"It's very dangerous here. Passersby are being shot at as we speak," he said. He noted that there is a major shortage of food, fuel and other essential commodities.

 

The fear that the governmental vacuum will be filled by Islamist factors does exist, but there has yet to be any intervention from those factors in current events. Suhil called on all free countries, including Israel to help Tunisians fight the corrupt regime for Tunisia's freedom. "Our interest was and remains to establish a democratic and incorruptible regime," Suhil added.

 

Israeli travelers break curfew

Meanwhile, a group of 21 Israeli travelers which managed to flee Tunisia landed at the Ben Gurion Airport Sunday. "It felt like a box of explosives set to detonate any minute," one traveler said, "but the Tunisians took great care of us."

 

"It was unpleasant, we felt nervous," Chaim Omer said. "On the third day, the road was filled with army roadblocks and once guns were even drawn at us and at a Libyan convoy. The TV footage reminded me of Gaza. It was meant to be an extreme travel experience but it turned into one of panic and escape."

 

Despite the chaos the organizers kept their composure, Omer said. "They got us out safely. We had a Tunisian representative on our bus who served as a translator and told us his mission was to see us safe out of Tunisia. I'm glad to come home and I'm certain that things will calm down again because Tunisia is an amazing country which seeks democracy."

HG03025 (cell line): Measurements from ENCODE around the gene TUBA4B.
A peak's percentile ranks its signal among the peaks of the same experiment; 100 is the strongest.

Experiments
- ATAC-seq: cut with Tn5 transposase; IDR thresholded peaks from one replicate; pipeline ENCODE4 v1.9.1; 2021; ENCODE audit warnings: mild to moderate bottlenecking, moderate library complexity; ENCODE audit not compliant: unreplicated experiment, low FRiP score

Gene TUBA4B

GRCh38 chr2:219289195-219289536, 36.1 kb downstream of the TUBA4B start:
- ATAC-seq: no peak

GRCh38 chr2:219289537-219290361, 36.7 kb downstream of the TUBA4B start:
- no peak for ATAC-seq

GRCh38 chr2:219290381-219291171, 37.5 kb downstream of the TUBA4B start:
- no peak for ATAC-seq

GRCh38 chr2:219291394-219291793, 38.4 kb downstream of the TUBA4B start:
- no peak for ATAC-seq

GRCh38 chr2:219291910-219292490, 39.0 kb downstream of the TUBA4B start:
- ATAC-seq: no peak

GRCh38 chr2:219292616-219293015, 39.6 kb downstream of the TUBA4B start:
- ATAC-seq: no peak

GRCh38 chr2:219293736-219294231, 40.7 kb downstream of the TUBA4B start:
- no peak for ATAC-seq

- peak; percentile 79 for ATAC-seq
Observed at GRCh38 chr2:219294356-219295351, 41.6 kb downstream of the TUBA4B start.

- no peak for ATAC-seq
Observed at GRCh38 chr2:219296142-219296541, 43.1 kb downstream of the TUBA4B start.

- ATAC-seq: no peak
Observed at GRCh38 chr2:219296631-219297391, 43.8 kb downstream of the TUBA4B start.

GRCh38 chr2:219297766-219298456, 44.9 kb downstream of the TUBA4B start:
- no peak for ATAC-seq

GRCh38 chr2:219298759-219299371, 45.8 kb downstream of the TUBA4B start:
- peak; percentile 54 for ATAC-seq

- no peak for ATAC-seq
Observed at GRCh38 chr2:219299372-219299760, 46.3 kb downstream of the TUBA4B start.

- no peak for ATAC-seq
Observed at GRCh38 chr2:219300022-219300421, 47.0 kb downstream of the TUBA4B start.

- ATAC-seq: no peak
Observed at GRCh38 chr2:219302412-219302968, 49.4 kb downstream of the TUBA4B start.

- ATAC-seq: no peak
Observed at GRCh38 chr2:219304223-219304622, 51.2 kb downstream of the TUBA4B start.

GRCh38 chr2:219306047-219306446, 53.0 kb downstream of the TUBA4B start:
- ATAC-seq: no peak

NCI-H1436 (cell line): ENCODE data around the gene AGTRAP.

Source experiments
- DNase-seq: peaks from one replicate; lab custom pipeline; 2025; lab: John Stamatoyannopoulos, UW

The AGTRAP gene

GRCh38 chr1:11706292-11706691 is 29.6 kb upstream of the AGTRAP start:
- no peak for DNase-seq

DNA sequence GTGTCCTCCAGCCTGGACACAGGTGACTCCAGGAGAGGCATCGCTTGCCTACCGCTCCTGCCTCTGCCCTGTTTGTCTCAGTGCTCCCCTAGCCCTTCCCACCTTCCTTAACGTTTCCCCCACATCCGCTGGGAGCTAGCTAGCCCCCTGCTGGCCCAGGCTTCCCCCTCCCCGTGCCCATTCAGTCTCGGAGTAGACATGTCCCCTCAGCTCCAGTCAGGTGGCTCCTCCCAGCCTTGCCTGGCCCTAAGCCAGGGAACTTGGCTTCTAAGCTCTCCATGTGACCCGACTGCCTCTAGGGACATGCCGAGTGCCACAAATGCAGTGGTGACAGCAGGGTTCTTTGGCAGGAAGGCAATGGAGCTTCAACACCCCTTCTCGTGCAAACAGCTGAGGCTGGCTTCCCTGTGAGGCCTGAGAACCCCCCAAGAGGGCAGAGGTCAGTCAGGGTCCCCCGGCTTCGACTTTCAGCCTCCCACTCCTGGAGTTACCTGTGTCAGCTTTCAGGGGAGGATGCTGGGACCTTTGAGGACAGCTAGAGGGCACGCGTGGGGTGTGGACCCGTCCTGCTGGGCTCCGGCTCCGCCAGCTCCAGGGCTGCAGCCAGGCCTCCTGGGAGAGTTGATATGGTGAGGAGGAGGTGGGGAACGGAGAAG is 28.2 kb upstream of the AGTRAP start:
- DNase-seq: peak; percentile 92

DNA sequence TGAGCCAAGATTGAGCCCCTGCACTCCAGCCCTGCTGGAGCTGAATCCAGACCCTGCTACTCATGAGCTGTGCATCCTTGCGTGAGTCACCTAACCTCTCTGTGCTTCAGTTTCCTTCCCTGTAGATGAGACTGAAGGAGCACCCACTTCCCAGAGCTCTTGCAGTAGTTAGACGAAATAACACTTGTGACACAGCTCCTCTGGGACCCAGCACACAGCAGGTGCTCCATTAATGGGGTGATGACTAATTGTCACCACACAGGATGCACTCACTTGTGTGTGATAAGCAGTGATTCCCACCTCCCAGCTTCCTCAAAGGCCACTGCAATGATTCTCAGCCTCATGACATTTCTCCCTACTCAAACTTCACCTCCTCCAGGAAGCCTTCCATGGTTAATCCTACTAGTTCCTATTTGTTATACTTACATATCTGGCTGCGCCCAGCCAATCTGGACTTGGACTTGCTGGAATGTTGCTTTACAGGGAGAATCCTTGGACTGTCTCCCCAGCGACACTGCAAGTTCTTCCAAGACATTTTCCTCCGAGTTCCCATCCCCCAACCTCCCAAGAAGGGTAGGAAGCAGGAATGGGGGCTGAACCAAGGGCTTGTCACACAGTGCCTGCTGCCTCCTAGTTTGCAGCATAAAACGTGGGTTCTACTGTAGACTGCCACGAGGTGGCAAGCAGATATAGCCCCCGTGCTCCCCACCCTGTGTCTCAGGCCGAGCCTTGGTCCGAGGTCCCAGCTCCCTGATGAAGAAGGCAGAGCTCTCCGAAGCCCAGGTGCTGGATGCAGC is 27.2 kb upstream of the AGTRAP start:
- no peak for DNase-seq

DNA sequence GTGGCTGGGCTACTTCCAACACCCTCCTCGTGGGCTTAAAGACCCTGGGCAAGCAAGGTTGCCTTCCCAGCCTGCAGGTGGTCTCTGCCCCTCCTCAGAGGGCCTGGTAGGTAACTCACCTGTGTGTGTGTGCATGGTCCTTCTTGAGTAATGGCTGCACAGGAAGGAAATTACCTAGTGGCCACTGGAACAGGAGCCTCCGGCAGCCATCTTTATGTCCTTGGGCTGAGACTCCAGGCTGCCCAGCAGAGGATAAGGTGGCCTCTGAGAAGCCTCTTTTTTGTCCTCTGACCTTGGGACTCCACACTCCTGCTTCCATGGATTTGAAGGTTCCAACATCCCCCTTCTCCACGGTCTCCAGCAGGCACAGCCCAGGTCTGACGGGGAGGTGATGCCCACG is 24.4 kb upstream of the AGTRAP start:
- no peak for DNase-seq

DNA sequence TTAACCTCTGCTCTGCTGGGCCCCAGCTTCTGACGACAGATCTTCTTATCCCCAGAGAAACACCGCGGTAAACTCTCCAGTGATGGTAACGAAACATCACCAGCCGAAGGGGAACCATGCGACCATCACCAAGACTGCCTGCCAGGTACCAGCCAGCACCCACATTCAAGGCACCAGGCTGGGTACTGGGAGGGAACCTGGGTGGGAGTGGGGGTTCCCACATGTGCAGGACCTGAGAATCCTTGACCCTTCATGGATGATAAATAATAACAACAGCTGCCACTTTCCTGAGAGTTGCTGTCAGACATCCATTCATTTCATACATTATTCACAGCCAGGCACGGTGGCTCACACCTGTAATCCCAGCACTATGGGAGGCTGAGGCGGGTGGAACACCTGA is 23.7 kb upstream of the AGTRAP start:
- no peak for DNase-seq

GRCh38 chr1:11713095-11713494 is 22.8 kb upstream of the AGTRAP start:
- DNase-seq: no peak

Doron Lieber recounted one intimidating incident. "They changed the curfew to 8 pm without us knowing and that's why we got detained on the way to the hotel."

 

Menachem Abadi, the group's guide provided more details. "The army was the tricky part, it consists of young guys, very stressed out, who are not used to dealing with these situations. They had their fingers on the trigger and their weapons unlocked. I was very worried a bullet might be discharged.

 

"That's why the first thing we did was not enter into contact with the officers and soldiers since they were the problematic elements. Otherwise, it could have ended very badly. On the night we were detained, for the first 4-5 hours they lined us up and pointed their weapons at us. They wouldn't let us out of the bus under any circumstance.

 

"We started sweetening them up. First, it was important that we get off the main road and then we also managed to get out of the bus for a while. We managed to talk to the commander and convinced him to send us military escort. They knew we were Israelis and said they loved and respected the Israelis. We were taken to a side road and put up in a crummy hotel with military security. The next morning we left for Djerba on the main road and caught a flight to Israel."

 

Boaz Fyler contributed to this report

 

 


פרסום ראשון: 01.16.11, 19:46